Triple-negative breast cancer (TNBC) is an aggressive type of breast cancer. About 15% of newly diagnosed breast cancer cases are triple-negative, making it one of the more common forms of the disease.
What does triple-negative mean?
“Triple-negative” refers to the lack of three specific molecules, called receptors, produced by the breast cancer cells.
A cell’s receptors interact or bind with specific proteins and hormones in the body. This is called recognition. Recognition sets many biological processes in motion.
Most breast cancers have at least one of three receptors that fuel the growth and spread of the disease through recognition. These are the HER2 protein and receptors for the hormones estrogen and progesterone.
Doctors treat breast cancers with these receptors with drugs that interrupt recognition. TNBC does not have any of the three receptors. As a result, drugs targeting these receptors do not work on TNBC. Different drugs need to be used.
TNBC also grows quickly and has a high rate of recurrence, making it one of the most aggressive types of breast cancer.
Each individual with TNBC is unique and survival rates depend on several factors, including how far the cancer has spread at the time it is found and how the tumor responds to treatment. Overall, the five-year survival rate for patients with TNBC is about 77%. This number does not include women diagnosed in the last few years, who may have received new treatments. The survival rate for current patients may be higher.
Diagnosis, symptoms and risk factors
TNBC may display similar symptoms as other types of breast cancer. Like other breast cancers, TNBC is diagnosed with imaging exams and a biopsy of the cancer tissue.
Once doctors confirm cancer, they test the biopsy tissue for molecular receptors. If the cancer has no receptors for estrogen and progesterone and does not have high levels of HER2, it is considered triple-negative.
TNBC has many of the same risk factors as other types of breast cancer. One difference is age. Compared to other types of breast cancer, TNBC is more common in women under age 50. Black women are also at an increased risk for the disease.
When TNBC is caught before it has spread to distant parts of the body, it is usually treated with chemotherapy, sometimes in combination with immune checkpoint inhibitors, followed by surgery. Patients may receive radiation therapy after surgery.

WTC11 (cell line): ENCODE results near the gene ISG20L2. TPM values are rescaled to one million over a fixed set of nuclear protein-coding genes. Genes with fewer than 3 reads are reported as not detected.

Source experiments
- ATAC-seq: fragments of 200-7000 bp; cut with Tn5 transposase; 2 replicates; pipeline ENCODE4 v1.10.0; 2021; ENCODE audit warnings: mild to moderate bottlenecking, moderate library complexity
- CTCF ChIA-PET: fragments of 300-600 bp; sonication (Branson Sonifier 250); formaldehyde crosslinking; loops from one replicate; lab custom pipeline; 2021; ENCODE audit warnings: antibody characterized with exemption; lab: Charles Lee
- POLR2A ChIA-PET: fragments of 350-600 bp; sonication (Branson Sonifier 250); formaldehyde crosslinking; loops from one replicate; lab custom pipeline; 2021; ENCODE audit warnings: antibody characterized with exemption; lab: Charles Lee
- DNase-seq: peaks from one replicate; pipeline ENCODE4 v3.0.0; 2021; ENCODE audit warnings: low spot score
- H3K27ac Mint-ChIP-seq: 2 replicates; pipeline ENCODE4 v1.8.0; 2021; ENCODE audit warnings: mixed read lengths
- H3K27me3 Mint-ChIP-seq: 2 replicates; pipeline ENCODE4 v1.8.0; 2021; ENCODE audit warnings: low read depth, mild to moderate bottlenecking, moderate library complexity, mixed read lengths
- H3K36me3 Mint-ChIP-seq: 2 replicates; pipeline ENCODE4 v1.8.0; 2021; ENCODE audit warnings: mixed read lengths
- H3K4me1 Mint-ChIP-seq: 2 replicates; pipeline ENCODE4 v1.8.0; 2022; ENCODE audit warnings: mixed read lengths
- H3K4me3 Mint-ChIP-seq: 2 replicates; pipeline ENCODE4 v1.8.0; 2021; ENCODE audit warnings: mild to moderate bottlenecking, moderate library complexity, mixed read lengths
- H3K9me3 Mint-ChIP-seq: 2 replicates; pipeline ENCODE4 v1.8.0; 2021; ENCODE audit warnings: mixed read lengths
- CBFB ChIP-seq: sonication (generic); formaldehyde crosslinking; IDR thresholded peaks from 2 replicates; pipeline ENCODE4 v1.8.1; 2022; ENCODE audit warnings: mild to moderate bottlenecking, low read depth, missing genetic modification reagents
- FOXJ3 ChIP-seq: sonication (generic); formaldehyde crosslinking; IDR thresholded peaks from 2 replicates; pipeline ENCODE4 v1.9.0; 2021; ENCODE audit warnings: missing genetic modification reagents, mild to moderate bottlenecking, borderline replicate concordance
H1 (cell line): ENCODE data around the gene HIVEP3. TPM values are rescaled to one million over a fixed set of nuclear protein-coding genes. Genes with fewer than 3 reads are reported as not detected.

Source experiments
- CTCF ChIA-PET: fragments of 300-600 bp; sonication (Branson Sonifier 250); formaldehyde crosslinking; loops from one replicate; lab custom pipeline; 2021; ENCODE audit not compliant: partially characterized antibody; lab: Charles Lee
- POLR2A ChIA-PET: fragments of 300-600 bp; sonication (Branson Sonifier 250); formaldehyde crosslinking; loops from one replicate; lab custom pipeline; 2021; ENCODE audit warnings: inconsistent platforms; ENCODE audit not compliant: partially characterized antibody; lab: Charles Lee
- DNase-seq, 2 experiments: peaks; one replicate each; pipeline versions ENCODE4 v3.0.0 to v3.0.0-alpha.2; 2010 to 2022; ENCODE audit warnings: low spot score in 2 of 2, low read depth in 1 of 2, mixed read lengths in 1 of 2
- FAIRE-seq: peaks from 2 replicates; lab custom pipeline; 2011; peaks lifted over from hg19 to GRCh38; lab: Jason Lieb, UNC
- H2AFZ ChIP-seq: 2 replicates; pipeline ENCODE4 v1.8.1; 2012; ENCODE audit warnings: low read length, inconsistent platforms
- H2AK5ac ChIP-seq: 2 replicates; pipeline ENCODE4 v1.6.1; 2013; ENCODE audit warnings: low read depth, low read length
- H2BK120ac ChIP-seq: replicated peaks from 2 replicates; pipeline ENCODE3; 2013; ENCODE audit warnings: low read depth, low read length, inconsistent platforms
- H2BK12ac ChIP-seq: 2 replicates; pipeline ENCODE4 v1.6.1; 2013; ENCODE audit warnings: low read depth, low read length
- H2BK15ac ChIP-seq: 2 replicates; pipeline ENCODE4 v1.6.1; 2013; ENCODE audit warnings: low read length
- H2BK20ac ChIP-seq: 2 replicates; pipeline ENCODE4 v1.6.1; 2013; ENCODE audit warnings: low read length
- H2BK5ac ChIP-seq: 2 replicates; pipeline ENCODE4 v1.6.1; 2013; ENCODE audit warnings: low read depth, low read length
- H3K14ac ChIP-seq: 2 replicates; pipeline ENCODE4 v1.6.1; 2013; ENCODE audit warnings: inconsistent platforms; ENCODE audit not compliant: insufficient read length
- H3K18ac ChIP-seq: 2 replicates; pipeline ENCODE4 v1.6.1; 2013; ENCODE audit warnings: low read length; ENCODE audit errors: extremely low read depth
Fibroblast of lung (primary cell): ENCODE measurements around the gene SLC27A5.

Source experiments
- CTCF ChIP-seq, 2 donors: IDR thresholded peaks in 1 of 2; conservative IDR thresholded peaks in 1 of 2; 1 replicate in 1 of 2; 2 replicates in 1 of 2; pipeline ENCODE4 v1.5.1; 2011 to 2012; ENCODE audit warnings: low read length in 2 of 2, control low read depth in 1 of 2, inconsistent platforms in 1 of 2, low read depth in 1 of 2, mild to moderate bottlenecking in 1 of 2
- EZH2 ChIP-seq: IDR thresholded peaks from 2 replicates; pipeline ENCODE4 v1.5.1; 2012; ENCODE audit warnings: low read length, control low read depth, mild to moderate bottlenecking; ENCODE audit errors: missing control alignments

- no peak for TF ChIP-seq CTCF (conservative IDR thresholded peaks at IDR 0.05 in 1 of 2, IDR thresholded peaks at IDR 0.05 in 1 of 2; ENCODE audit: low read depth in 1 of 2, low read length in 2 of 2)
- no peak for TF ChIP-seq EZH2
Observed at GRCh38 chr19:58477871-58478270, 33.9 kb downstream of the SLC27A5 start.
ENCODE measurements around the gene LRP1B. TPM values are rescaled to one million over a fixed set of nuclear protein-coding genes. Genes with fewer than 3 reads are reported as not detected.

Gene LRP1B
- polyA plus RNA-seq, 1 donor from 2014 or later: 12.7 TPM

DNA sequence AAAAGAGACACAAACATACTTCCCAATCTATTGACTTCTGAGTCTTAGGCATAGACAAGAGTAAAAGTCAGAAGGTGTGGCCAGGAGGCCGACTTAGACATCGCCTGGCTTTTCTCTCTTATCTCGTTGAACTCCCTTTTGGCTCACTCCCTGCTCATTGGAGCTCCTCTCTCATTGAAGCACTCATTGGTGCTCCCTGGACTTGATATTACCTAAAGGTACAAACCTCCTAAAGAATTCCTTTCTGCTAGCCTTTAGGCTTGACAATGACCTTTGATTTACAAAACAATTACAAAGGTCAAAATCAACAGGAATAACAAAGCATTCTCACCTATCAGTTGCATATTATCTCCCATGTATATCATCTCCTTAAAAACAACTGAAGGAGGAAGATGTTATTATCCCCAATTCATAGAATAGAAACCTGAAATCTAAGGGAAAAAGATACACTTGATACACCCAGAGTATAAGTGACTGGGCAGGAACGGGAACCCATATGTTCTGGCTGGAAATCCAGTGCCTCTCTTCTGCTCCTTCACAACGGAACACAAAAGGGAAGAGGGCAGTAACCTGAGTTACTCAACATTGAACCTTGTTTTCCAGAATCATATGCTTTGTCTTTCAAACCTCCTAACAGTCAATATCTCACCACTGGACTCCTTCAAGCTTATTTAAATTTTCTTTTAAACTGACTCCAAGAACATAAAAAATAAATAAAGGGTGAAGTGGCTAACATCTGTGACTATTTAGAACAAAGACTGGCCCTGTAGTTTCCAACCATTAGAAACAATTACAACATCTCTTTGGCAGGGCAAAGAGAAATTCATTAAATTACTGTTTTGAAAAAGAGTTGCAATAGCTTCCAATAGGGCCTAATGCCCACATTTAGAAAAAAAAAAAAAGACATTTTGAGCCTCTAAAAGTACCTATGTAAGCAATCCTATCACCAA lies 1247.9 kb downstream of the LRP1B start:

Patients may also receive additional chemotherapy or immunotherapy after surgery to kill any remaining cancer cells and reduce the risk of recurrence.
If the disease has spread to distant parts of the body, it can be treated with a variety of cancer drugs. These include immune checkpoint inhibitors, chemotherapy and targeted therapy. In some cases, these patients will receive radiation therapy.
Why Choose MD Anderson for your triple-negative breast cancer care?
Choosing the right hospital may be the most important decision you make as a triple-negative breast cancer patient. At MD Anderson, you’ll get treatment from one of the nation’s top-ranked cancer centers.
The surgeons, radiation oncologists and medical oncologists with the Nellie B. Connally Breast Center focus exclusively on curing breast cancer, extending the life of breast cancer patients and maximizing their quality of life.
Among them are many physicians who specialize in treating TNBC. Each doctor brings their skills to our multidisciplinary teams, where they work together to develop treatment plans that address the unique nature of each TNBC case and patient.
If a patient receives both chemotherapy and immunotherapy before surgery, the tumor’s response must be monitored closely. At MD Anderson, our dedicated breast imaging team tracks these tumors with state-of-the-art imaging that provides accurate pictures of the tumor throughout treatment.
As a top-ranked cancer center, we also have one of country’s the largest clinical trials program for triple-negative breast cancer. This includes studies of new treatments and treatment combinations, including clinical trials that are not available anywhere else.